This could present problems for determining whether weapons-related material (lawfully) predates or (unlawfully) postdates a cutoff. The verification regime would thus presumably have either to prohibit all such cleanup – thus banning measures that possessors might consider essential – or to live with a system in which a violator could conceal the production date of new material by claiming that it was really older material that had just been recycled. Particularly given uncertainties about past material production in the weapons states and the amount of material that goes missing each year through “normal” losses even in modern plutonium reprocessing, it would be very hard to know whether or not one was looking at new or old material.
FMCT proponents have for years assumed that these last two technical problems could be dealt with by imposing a general system of safeguards on all nuclear material, and simply deeming any material found outside this system to be violative of the FMCT without looking to specific details of its actual age or the “purpose” for which it was produced. Technically, treating undeclared possession as a proxy for unlawful production might seem like an adequate answer, but this argument misses a broader political point about safeguards.
Anyone who has tried to work compliance diplomacy issues in an international setting will know that not all violations are created equal – or should be. As U.S. arms control officials have acknowledged in past discussions of IAEA safeguards and NPT Article II compliance standards, not all things that are technically violations do, or should, raise first-order diplomatic concerns. (For the uninitiated, by the way, Article II is the provision of the NPT that prohibits a non-weapons state from trying to develop nuclear weapons.) Most obviously, some violations of safeguards might be inadvertent or unavoidable. I’d imagine, for example, that one shouldn’t expect the power plants at Fukushima to be in 100 percent compliance with IAEA safeguards any time soon.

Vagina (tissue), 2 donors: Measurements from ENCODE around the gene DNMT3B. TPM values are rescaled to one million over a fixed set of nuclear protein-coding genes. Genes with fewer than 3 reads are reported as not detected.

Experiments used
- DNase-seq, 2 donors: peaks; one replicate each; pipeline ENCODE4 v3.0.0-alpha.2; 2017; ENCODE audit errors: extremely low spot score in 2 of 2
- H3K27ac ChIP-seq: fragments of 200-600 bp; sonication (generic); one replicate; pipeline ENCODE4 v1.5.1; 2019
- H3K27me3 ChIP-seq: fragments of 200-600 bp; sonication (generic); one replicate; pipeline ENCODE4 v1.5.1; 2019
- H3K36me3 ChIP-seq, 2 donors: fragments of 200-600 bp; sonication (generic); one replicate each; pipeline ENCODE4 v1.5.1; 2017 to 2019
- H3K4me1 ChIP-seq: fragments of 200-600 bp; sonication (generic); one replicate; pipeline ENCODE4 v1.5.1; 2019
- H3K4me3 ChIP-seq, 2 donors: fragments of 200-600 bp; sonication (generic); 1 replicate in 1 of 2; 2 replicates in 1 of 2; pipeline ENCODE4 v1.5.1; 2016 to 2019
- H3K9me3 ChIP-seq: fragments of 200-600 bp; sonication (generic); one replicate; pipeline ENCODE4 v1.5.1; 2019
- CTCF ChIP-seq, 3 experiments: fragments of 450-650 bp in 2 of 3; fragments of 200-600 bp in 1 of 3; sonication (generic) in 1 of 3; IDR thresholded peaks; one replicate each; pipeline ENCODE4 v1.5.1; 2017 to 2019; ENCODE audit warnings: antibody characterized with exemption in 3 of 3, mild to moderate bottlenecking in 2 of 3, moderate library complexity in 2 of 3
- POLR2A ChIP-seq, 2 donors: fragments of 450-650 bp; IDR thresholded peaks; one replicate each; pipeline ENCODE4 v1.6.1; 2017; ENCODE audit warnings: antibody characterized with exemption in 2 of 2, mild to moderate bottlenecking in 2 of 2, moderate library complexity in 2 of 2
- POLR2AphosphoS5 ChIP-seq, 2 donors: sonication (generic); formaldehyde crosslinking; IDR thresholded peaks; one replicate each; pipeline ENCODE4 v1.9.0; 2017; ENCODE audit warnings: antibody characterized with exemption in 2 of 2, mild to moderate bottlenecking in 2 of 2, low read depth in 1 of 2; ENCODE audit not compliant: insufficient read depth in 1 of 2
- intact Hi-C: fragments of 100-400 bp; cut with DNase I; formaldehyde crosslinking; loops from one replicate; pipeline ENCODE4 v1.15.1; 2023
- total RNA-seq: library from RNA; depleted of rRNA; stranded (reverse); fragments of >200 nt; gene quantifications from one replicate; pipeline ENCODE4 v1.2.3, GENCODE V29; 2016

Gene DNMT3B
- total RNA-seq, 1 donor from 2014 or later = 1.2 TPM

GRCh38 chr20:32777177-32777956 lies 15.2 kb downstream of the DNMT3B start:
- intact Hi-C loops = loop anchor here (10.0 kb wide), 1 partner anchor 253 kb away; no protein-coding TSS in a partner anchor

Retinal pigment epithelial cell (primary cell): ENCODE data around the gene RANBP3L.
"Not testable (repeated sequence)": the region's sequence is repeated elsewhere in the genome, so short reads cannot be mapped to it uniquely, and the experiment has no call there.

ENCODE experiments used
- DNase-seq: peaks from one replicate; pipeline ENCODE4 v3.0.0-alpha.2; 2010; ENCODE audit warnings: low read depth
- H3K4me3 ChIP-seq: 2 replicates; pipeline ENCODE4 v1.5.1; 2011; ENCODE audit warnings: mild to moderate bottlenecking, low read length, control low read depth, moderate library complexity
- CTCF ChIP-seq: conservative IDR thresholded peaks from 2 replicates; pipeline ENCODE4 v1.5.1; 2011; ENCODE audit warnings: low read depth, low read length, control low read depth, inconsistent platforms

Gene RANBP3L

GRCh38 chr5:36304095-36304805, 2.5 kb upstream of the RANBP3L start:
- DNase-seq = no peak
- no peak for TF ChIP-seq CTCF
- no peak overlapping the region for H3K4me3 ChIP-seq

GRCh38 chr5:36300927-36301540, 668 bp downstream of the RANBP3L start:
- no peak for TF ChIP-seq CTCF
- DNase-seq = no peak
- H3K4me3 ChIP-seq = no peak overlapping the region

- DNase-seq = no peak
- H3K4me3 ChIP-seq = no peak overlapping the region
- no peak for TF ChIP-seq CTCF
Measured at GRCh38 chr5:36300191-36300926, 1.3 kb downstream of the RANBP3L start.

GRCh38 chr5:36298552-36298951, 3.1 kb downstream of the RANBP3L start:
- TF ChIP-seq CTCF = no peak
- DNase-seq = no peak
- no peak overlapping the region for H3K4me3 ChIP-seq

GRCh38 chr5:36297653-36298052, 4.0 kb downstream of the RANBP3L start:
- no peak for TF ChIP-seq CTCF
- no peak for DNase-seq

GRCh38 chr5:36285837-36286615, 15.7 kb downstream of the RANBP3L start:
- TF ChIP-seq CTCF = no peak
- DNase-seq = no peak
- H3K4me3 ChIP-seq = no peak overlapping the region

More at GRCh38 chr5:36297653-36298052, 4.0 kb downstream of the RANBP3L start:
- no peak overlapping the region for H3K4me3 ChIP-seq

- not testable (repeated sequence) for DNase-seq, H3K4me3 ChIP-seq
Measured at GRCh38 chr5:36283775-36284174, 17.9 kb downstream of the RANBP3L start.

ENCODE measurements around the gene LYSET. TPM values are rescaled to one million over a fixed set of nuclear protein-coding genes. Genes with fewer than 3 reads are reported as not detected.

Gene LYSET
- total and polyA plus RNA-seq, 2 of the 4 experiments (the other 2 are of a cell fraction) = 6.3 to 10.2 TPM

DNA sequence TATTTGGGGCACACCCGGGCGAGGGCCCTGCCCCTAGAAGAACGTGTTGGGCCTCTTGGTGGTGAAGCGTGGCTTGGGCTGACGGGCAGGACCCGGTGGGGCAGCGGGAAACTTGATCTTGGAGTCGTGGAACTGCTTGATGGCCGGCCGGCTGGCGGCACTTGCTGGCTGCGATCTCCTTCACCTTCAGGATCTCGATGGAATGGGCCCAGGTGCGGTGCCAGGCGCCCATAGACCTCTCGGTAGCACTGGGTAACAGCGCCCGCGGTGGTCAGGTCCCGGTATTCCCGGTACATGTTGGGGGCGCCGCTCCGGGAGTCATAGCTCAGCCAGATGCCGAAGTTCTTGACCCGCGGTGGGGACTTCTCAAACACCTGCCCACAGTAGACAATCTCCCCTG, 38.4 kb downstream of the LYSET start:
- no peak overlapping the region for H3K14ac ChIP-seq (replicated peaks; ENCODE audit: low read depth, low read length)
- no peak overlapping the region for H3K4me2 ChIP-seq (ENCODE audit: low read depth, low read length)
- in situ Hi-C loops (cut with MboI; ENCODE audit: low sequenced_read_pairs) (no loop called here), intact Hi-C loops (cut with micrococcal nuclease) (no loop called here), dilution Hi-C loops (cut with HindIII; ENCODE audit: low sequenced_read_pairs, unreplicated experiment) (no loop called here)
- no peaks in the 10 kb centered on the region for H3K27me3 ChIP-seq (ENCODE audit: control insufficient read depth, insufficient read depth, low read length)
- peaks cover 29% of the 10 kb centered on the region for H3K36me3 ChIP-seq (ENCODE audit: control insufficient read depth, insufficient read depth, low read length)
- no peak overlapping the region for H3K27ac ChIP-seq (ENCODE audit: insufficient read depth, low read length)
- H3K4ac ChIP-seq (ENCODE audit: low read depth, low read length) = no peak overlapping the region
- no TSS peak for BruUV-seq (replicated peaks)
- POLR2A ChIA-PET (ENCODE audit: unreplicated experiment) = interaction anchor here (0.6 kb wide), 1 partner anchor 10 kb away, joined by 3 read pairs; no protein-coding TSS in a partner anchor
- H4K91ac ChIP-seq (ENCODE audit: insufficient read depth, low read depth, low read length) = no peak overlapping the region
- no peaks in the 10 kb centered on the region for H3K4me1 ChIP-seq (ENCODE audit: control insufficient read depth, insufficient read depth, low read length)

Even where improper actions are deliberately taken by someone, however, the level of concern appropriate to a violation can vary. Both Egypt and South Korea, for instance, were found several years ago to have violated their IAEA safeguards agreements by undertaking a series of laboratory-scale uranium enrichment and plutonium reprocessing experiments. In the absence of indications that such work formed part of a covert nuclear weapons program, however, the international community has not been too concerned, being satisfied once officials in Cairo and Seoul admitted the lapses, were scolded by the IAEA, and returned their laboratories to compliance. The reaction was appropriately more severe with the discovery of Iran’s nuclear work, or that of North Korea a decade earlier, precisely because that work was undertaken on a huge scale and clearly is part of an ongoing effort to develop nuclear weaponry. Details, therefore, matter: not all violations of IAEA safeguards indicate huge problems, and there is a difference between a safeguards failure and an NPT Article II violation.
The problem with the “deem it a violation if you find something outside of safeguards” answer to the technical difficulties of FMCT verification is that it pretends that such real-world distinctions don’t matter. Under such a system, finding unsafeguarded nuclear material could indeed simply be declared a violation. But as we have seen, not all violations are created equal. If the system cannot provide some insight into whether that material was in fact produced after a fissile cutoff and for the “purpose” of being used in nuclear explosives, the recipients of this information will have trouble deciding what to make of it, and what do about it. The technical difficulties of FMCT verification make it hard to distinguish a comparatively minor safeguards problem – which presumably should simply be remedied by properly accounting for newly-discovered material and taking steps to ensure against future oversights – and the grave substantive violation of materially breaching the FMCT’s core provision against producing fissile material for nuclear weapons.